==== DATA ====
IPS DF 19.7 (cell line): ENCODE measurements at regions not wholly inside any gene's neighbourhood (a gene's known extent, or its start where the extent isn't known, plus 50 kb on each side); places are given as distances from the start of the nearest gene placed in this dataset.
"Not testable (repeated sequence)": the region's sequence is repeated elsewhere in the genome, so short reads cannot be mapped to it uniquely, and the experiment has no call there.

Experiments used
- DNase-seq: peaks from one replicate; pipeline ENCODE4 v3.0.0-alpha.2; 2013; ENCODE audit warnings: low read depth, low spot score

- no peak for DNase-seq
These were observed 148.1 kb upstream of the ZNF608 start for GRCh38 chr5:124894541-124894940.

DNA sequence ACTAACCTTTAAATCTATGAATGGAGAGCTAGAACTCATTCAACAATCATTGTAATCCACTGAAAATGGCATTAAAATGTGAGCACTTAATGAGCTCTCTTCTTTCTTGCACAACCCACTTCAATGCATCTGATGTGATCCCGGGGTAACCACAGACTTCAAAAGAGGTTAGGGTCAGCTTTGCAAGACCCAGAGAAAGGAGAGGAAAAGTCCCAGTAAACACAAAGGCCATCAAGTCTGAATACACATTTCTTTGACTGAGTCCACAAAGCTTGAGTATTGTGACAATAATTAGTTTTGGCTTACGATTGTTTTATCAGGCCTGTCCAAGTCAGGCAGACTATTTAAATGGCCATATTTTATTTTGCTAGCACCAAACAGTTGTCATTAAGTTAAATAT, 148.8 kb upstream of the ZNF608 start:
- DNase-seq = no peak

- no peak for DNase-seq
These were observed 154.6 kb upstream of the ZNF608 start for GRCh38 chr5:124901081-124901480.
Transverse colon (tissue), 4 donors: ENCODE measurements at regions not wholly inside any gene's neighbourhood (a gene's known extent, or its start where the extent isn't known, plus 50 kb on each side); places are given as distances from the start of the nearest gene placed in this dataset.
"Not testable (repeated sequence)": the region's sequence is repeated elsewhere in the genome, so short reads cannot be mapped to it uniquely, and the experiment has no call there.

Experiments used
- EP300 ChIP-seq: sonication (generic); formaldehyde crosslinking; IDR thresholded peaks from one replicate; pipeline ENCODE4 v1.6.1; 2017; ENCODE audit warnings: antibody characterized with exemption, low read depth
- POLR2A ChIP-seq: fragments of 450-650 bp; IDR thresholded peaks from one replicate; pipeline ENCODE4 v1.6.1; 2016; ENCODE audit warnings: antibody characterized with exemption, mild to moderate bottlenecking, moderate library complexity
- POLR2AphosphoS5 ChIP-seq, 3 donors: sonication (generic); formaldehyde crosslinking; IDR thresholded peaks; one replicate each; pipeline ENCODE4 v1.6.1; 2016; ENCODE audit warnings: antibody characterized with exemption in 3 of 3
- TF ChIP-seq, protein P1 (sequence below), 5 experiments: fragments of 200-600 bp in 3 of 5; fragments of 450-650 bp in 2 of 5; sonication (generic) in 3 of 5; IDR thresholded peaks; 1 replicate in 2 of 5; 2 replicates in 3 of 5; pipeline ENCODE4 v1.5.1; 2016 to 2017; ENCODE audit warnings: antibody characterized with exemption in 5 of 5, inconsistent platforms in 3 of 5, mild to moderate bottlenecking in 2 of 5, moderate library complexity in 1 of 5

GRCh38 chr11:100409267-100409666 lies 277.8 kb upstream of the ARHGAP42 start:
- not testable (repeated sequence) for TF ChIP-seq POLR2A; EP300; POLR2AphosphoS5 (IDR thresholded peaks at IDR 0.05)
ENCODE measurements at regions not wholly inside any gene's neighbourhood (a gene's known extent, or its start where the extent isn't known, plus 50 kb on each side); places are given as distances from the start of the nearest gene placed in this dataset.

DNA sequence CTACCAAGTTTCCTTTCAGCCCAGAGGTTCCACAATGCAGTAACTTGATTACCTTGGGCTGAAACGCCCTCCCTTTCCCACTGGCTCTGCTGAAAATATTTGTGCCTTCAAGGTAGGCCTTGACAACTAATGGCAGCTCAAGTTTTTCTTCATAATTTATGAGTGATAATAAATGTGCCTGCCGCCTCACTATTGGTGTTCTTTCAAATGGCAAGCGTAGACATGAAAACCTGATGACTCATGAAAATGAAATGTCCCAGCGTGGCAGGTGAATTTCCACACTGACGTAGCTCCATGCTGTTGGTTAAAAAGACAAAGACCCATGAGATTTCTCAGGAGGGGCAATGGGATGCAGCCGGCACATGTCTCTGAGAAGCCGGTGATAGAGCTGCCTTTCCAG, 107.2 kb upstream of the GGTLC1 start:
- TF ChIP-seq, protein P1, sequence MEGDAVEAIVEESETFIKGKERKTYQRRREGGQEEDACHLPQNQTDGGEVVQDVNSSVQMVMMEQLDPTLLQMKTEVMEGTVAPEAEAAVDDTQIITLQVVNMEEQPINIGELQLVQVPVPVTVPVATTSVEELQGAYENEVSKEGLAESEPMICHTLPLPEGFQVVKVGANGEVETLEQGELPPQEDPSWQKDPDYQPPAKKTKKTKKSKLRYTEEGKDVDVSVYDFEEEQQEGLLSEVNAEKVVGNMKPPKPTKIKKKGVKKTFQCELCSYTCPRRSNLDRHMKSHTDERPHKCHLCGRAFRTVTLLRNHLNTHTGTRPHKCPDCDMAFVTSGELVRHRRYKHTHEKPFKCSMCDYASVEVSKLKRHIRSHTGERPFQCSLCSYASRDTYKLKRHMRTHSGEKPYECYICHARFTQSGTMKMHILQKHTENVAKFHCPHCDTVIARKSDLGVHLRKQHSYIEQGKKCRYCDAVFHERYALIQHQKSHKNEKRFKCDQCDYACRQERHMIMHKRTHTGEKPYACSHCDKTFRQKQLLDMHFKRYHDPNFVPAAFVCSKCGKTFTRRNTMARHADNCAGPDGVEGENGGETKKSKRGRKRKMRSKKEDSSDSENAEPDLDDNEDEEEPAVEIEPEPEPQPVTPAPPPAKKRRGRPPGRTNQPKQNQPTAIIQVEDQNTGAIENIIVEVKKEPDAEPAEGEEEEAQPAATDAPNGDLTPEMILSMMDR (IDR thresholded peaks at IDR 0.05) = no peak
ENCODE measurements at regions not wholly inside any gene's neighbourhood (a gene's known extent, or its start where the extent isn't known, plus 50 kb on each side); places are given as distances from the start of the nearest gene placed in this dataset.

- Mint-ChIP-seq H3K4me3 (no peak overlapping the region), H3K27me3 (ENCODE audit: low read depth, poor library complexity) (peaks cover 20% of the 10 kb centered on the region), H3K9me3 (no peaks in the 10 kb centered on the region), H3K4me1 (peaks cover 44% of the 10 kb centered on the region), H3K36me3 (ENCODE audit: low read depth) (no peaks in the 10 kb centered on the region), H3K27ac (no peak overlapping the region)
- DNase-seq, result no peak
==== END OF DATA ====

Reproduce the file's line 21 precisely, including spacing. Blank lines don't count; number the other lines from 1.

DNA sequence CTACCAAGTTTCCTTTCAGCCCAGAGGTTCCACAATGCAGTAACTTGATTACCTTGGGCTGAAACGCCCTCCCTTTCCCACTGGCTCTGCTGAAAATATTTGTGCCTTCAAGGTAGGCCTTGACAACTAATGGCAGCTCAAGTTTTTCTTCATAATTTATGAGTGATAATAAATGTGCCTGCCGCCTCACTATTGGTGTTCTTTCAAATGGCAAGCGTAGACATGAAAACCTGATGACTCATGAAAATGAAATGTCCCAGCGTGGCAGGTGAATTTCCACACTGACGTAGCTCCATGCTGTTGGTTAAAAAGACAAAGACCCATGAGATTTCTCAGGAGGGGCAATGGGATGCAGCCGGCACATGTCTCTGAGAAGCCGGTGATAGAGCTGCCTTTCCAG, 107.2 kb upstream of the GGTLC1 start: